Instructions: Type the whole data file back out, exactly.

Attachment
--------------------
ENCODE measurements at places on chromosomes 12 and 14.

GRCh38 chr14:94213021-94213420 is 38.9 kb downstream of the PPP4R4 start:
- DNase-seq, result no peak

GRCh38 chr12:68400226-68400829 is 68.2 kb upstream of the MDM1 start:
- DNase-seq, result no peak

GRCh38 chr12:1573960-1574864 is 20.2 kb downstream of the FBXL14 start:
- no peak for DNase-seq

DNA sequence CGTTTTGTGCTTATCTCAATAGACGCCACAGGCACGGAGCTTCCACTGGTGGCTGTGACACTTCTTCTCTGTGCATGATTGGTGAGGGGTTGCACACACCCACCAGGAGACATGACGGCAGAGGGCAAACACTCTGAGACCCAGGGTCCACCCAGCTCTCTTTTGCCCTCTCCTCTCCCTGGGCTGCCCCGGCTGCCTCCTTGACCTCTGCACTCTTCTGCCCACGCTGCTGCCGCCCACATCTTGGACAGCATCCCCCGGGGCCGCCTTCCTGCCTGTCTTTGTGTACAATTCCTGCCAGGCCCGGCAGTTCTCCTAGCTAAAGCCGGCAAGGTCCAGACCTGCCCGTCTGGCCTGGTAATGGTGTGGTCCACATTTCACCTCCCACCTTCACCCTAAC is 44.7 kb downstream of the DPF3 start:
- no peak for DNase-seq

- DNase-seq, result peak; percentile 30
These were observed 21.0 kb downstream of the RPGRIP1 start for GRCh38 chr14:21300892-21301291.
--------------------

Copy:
ENCODE measurements at places on chromosomes 12 and 14.

GRCh38 chr14:94213021-94213420 is 38.9 kb downstream of the PPP4R4 start:
- DNase-seq, result no peak

GRCh38 chr12:68400226-68400829 is 68.2 kb upstream of the MDM1 start:
- DNase-seq, result no peak

GRCh38 chr12:1573960-1574864 is 20.2 kb downstream of the FBXL14 start:
- no peak for DNase-seq

DNA sequence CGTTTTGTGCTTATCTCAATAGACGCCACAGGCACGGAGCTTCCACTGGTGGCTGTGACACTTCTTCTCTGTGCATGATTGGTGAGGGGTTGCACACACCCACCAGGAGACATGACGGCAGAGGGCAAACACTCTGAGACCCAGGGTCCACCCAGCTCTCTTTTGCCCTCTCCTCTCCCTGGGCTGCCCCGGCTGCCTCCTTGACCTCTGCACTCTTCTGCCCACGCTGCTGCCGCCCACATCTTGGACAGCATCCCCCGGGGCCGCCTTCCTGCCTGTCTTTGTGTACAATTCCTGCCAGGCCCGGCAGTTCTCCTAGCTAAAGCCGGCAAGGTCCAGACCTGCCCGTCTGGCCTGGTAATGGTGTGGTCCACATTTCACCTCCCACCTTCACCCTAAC is 44.7 kb downstream of the DPF3 start:
- no peak for DNase-seq

- DNase-seq, result peak; percentile 30
These were observed 21.0 kb downstream of the RPGRIP1 start for GRCh38 chr14:21300892-21301291.